Tech Solutions for Water Shortages


Tech Solutions for Water Shortages

New water management, treatment and conservation methods will bolster water supplies and save money.

Mindful of potentially catastrophic water shortages in the next few years, public and private sector entities are hurrying to mitigate the consequences for people, farming, manufacturing and construction, as well as the political impact.

It’s not just a problem for perennially parched areas. By 2015 or so, 36 states and scores of cities will have trouble meeting daily freshwater needs. Metropolitan Boston, hardly a desert, is so chronically short of freshwater, it’s building a second water desalination plant even as the first is just starting production.

The whole world is getting thirstier in the face of global population growth and rising standards of living that boost demand for food, cars and better housing, among other things. Within about 20 years, China, India, South Africa and Brazil will account for 40% of the world’s water use, and unlike fossil fuels, water has no potential substitute.

Sponsored Content

Investment in water technology and innovation plus conservation are key to more efficient use of water. Several firms are working on a variety of solutions.


In the realm of water management, IBM’s Project Big Green is creating smart water grids with sensors to monitor consumption and watersheds. It also keeps tabs on pipes and other infrastructure to detect leaks and avert water main breaks. The technology promises to save water systems a lot of money -- it would cost about $350 billion to replace all of the nation’s leaky pipes.

“The system would see a huge improvement at fairly low cost because suppliers would get better at figuring out which pipes are most likely to break,” says Laura Shenkar, the principal of The Artemis Project, a company that advises firms on water use strategies.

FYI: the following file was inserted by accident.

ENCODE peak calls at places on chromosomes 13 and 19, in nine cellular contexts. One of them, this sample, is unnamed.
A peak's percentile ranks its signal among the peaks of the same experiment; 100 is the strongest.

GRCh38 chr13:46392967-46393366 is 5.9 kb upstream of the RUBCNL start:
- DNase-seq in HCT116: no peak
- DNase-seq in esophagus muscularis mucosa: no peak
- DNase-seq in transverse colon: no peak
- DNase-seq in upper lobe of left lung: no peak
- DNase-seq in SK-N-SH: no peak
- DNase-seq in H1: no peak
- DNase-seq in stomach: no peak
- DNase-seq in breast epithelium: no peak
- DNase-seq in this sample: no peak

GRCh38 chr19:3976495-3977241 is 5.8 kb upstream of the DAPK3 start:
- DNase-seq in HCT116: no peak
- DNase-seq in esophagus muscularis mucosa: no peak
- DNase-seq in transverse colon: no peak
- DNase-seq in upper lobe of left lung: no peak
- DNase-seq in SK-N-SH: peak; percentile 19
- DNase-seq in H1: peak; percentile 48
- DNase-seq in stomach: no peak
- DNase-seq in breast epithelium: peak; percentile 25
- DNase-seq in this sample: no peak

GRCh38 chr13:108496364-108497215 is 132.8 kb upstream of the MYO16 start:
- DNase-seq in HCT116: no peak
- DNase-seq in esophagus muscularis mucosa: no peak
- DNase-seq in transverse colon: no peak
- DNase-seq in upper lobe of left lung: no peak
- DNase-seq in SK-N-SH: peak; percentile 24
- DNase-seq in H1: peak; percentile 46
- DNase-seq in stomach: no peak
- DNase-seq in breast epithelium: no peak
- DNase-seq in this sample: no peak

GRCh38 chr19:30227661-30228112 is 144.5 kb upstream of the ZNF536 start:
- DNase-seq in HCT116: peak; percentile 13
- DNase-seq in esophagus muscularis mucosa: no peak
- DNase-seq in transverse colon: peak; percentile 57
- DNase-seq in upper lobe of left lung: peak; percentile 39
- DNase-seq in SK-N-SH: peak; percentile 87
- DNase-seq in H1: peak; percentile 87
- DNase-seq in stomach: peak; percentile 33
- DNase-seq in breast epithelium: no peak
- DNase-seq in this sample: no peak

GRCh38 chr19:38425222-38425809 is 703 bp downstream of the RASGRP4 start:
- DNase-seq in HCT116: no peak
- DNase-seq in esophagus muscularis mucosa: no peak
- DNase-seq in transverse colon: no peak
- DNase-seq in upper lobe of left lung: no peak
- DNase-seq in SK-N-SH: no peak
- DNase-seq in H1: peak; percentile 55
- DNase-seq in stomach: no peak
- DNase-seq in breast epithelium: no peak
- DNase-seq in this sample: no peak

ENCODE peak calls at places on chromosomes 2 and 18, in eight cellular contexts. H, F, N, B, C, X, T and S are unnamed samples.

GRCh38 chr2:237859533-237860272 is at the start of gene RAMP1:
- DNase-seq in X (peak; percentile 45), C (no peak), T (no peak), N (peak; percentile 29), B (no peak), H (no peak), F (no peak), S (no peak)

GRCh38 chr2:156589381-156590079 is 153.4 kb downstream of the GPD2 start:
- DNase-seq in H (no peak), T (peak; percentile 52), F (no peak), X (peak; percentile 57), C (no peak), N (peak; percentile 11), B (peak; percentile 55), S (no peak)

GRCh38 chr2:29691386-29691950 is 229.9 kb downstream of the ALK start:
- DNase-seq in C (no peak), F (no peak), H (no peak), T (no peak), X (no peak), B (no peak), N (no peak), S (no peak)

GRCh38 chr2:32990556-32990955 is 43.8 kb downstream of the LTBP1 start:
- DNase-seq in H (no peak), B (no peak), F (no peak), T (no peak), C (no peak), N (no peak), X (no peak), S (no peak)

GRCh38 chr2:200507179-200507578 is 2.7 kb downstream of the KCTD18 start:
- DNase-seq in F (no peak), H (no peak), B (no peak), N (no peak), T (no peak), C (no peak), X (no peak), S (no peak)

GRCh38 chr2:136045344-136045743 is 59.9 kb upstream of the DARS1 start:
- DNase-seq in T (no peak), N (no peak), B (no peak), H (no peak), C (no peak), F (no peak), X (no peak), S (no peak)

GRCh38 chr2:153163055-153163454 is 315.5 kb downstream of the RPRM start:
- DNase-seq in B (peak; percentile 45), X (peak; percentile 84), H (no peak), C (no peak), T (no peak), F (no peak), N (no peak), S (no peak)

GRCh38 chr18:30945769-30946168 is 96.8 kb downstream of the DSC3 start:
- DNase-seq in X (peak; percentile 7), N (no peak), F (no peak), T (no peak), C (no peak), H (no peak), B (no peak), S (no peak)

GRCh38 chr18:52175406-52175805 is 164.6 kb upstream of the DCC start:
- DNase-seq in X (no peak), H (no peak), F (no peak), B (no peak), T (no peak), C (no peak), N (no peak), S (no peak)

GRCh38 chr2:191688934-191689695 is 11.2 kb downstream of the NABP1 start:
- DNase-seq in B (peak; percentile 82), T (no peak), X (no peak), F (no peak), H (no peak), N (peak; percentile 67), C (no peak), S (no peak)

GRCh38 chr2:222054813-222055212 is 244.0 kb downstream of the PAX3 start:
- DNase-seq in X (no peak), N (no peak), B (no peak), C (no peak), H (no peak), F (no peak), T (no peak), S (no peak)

Companies working to develop similar grid systems include SAP, a German software developer, and Aqleo, a start-up high-tech water management company in Bethesda, Md. TaKaDu, a start-up based in Israel, is rolling out a system that it says will predict when a small leak is about to rupture pipes. And Itron of Liberty Lake, Wash., is developing a meter to let suppliers judge consumption needs second by second and make consumers aware of how much water they’re using and its cost.

Getting a grip on water flow is paramount, since waterworks leak like sieves, with 40% of supplies dribbling away. In Illinois, the worst of the 50 states, about two-thirds of the water that leaves treatment plants never gets to faucets.


In wastewater treatment, the new emphasis is on recycling water on-site, at factories, office buildings, retail developments and other commercial facilities, rather than at huge water complexes run by cities and private firms. Systems being developed by Luxembourg’s Epuramat and Israel’s AqWise will convert nearly 100% of a factory’s wastewater on-site while slashing the energy needed to purify and transport water by as much as 80%. To prevent groundwater contamination, Veolia Water Solutions & Technologies of France is working on a way to remove metals and acids from industrial waste. Within a few years, look for the extraction of lithium from wastewater for use in car batteries.

Conservation innovations are also in the works. For example, HydroPoint Data Systems has a smart irrigation system for Santa Clarita, Calif. Sprinklers in parks, medians and so on will operate based on soil moisture readings, reducing the city’s water consumption by 40%.

Archer Daniels Midland, John Deere and Cargill are developing similar systems for farmers. Meanwhile, Monsanto, a leading seed producer, is developing crops that need less water than conventional ones plus crops that grow in brackish water. Another, Syngenta, is devising corn and wheat strains that need just sips of water.

Entrepreneurs are also pushing the envelope on seawater desalination. NanoH2O’s new technologies, for example, likely will boost water production by 70% and cut the cost of energy needed to make each gallon. Desalinated seawater is now 7% of the world’s daily supply, and the share will grow as costs drop.